Why the papal encyclical matters
Just before the papal encyclical on the environment was released, the hype in environmental circles matched that for Taylor Swift’s latest music video. (To be clear: “Bad Blood” deserves the hype.) Who will Laudato Si’ affect the most? What will its rationale be? What sort of reception will it get? Most importantly: will it matter?
With international climate talks again looming and considerable activist pressure on President Obama, the pope’s timing couldn’t be better. While some may dismiss his office as more pomp than power, Francis has been throwing his weight around where he can—and for good.
The moral imperative of climate change is real. The encyclical makes this clear, bringing the conversation out of academic and religious circles. The world is hungry for some righteous anger about climate change, because right now all America has is vague dread about graphs. When we do hear any sort of moral injunction, it tends to be about our moral duty to unknown others a hemisphere away.
Pope Francis overturns this perspective. He turns over the tables in the capitalist market square, hitting us where it hurts. And it’s not the mere fact of moral imperative.
The encyclical matters because of who it comes from: a scientist from the global South. Along with being the first non-European pope in more than 1,200 years, Pope Francis is trained in chemistry. He is an educated man from the global South, standing and claiming that things cannot continue as they are.
Too often, voices from this part of the world are clamoring sounds to European and North American ears. They are pleading, hungry voices of the suffering. To be sure, the suffering from climate change is real, and these voices deserve to be heard. Drought, floods, entire islands and homelands disappearing—it is catastrophic and wrong. But it’s an incomplete story. Voices from science, sounding moral responsibility, can come from South America as well. They exist there. Francis is reminding us that passion for change is not borne solely from suffering.
The encyclical also highlights the reverse truth: if the science and force of argument can come from the South, the suffering can come from the North. Americans in particular tend to fail to connect singular events to larger patterns, from Hurricane Katrina to the drought in California. We fail to see ourselves as suffering from climate change. We are Americans after all, and if we have money then we do not suffer—at least not for long. We have long been sold the lie that our affluence leaves us immune from such things.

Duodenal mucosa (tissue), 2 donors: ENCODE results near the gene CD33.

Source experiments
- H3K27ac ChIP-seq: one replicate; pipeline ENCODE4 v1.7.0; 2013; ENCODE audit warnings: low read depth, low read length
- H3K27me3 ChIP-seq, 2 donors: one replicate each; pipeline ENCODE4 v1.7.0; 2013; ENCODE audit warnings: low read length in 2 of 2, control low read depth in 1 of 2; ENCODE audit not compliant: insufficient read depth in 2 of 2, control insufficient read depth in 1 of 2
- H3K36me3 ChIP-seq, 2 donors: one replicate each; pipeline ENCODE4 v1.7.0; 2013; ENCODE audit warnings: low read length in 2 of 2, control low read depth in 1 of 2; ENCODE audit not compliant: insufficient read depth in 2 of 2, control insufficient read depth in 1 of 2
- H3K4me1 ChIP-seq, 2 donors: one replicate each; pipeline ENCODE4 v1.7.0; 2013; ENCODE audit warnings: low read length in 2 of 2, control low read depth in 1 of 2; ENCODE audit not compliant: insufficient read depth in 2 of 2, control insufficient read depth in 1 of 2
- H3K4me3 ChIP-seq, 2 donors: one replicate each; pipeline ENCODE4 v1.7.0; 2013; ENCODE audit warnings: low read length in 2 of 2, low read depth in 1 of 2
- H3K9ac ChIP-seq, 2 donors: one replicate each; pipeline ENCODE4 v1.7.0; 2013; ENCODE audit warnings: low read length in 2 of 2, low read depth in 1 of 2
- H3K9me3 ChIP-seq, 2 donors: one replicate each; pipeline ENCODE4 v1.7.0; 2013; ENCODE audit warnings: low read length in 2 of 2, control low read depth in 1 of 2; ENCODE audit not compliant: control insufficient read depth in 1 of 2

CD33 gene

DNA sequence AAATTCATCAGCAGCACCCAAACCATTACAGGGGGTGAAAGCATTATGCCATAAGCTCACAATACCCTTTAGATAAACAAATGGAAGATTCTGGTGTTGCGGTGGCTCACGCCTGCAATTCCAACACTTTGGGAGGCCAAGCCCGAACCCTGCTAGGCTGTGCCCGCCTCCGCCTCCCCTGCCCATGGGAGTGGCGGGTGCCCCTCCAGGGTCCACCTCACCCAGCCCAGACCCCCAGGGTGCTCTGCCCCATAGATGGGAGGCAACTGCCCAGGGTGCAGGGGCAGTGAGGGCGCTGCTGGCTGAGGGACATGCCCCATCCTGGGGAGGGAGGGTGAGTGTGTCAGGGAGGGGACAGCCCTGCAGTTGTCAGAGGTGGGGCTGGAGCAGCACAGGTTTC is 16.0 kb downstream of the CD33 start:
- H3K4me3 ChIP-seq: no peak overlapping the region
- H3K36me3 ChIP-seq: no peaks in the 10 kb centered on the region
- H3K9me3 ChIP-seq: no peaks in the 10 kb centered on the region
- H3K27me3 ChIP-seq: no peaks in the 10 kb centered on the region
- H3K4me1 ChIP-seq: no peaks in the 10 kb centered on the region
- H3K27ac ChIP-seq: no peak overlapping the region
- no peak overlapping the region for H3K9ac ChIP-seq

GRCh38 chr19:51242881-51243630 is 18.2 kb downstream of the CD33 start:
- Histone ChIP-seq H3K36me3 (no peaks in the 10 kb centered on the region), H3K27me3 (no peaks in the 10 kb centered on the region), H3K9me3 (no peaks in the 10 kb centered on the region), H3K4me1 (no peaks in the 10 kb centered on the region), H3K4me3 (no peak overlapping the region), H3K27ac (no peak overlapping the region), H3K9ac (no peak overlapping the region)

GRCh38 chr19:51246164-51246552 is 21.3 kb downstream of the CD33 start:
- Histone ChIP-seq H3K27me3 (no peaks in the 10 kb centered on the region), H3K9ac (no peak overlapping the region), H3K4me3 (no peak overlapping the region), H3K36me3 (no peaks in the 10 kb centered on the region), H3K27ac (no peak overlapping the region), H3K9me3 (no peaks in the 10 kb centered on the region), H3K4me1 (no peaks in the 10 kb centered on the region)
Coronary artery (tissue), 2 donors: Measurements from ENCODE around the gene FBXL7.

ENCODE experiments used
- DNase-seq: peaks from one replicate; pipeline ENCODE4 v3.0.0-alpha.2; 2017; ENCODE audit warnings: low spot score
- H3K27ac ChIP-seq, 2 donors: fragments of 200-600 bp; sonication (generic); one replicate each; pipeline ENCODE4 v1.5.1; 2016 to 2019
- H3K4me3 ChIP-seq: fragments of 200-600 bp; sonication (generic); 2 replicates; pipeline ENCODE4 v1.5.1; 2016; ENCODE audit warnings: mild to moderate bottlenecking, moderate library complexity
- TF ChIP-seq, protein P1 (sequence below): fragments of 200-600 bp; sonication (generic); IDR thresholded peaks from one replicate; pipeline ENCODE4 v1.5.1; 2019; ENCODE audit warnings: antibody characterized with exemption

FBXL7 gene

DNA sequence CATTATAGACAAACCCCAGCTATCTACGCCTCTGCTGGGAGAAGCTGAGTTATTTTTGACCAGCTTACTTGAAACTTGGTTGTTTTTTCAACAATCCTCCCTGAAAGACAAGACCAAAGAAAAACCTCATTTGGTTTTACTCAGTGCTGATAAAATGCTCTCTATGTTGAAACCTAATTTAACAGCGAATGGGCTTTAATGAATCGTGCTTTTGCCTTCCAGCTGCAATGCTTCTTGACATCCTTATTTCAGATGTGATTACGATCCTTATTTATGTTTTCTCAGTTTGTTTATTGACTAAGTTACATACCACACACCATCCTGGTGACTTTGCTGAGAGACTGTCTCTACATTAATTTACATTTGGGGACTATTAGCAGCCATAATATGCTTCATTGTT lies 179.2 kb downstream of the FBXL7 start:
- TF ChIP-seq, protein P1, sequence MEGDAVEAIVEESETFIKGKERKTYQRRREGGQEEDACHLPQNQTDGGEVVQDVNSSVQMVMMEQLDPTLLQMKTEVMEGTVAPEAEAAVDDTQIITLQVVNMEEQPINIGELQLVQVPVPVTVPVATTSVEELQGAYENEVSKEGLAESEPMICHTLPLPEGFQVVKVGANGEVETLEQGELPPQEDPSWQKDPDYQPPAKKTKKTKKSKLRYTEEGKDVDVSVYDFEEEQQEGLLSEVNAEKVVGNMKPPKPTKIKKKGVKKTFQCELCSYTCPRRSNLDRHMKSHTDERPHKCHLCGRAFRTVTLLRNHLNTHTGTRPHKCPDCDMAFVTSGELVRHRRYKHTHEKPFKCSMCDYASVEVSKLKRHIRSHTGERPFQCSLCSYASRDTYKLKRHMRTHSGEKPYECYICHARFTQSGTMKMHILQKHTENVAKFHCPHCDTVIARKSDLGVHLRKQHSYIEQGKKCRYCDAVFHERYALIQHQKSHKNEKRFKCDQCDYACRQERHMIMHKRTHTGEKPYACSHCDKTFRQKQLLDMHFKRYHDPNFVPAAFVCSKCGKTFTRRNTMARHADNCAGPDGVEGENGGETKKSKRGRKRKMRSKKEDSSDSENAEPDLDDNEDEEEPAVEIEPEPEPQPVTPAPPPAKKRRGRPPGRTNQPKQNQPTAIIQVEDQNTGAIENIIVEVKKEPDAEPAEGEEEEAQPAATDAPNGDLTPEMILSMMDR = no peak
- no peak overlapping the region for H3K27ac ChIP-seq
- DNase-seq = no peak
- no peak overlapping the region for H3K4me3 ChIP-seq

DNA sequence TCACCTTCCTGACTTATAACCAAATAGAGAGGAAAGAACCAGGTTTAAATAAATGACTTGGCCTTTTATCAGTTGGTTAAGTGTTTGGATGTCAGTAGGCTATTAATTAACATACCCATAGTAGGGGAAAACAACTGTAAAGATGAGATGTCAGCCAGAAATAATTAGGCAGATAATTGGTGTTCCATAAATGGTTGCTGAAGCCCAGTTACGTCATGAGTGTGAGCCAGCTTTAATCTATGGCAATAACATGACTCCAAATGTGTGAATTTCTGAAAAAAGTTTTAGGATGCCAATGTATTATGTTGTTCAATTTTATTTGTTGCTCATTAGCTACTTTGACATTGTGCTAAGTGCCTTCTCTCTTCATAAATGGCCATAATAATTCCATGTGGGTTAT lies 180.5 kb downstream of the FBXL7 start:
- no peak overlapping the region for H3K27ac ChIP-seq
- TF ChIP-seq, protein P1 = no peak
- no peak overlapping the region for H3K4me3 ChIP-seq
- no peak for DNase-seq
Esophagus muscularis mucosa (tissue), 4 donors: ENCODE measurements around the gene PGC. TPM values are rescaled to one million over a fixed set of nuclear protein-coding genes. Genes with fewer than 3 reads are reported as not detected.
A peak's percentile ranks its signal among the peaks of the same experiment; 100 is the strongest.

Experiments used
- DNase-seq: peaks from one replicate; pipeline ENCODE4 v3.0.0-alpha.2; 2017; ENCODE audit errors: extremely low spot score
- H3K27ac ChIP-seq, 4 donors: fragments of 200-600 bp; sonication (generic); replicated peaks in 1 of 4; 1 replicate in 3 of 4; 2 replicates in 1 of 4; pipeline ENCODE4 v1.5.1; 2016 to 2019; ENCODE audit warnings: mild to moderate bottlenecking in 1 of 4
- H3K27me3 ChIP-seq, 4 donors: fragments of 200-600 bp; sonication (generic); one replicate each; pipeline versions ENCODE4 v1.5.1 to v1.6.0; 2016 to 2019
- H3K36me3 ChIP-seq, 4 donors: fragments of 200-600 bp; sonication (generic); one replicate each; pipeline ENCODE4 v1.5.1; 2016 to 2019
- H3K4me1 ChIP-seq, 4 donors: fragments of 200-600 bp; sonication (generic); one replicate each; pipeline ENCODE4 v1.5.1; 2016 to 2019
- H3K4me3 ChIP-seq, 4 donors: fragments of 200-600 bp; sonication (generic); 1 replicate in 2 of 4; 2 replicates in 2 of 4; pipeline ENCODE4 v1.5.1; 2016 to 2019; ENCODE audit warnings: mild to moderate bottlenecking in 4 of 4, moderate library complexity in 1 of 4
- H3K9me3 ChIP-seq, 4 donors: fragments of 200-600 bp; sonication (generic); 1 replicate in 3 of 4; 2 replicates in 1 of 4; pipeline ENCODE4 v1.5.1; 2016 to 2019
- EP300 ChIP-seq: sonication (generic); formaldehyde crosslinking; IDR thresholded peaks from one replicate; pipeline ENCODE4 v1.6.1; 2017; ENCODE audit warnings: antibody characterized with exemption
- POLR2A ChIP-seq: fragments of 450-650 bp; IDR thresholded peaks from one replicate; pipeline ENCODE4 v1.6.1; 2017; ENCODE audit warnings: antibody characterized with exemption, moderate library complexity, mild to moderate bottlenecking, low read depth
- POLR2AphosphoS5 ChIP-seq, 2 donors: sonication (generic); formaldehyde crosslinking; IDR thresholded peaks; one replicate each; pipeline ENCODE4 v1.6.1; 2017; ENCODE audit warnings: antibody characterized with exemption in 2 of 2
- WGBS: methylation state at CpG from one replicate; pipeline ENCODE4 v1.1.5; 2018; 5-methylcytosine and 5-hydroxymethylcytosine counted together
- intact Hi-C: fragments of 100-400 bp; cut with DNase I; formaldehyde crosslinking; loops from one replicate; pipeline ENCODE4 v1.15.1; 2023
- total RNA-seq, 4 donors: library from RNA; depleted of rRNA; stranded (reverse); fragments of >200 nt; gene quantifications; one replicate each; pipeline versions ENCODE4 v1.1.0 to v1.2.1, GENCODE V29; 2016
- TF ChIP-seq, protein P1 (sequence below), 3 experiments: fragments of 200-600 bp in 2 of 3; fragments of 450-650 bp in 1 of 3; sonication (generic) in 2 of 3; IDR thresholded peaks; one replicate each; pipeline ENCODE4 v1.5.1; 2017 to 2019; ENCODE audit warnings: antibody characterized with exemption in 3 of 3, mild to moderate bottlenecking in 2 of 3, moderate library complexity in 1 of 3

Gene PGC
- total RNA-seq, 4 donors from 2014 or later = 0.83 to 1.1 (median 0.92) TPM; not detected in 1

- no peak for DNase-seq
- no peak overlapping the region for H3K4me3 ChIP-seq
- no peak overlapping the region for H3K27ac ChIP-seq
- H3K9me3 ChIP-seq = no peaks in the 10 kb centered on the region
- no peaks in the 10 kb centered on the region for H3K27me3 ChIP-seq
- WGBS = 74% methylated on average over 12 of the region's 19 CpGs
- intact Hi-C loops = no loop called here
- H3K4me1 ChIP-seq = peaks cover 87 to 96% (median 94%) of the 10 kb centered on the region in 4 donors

And we are so accustomed to the role of helping people in less civilized places. In Laudato Si’, we are the uncivilized ones. We are called out, and our eyes are turned down toward our feet.
Perhaps eating our humble pie, served up by this Argentinian Franciscan chemist, will leave us freer to express our own suffering. When people from elsewhere take up the tasks of scientific study and moral injunction—as Pope Francis, Vandana Shiva, and Wangari Maathai have done—maybe here in America we can find the voice for something else. The voice that expresses our fears, our utter dread of what our landscapes will be like, our confusion about what any landscape will look. Can we cry out of our own disbelief and sadness that it has gotten as bad as it has?
The encyclical’s arguments have been made before, and they are good ones. They deserve repetition. But the situation of the planet is bad all over the damn place, not just in the developing world. In the words of Paul to the Romans, creation groans. As for those of us who are oh so used to being the voice of reason and logical argumentation, well, two can play at that game. Checkmate, America. Try being the voice of lament, confusion, and despair for a change. It may do your soul some good.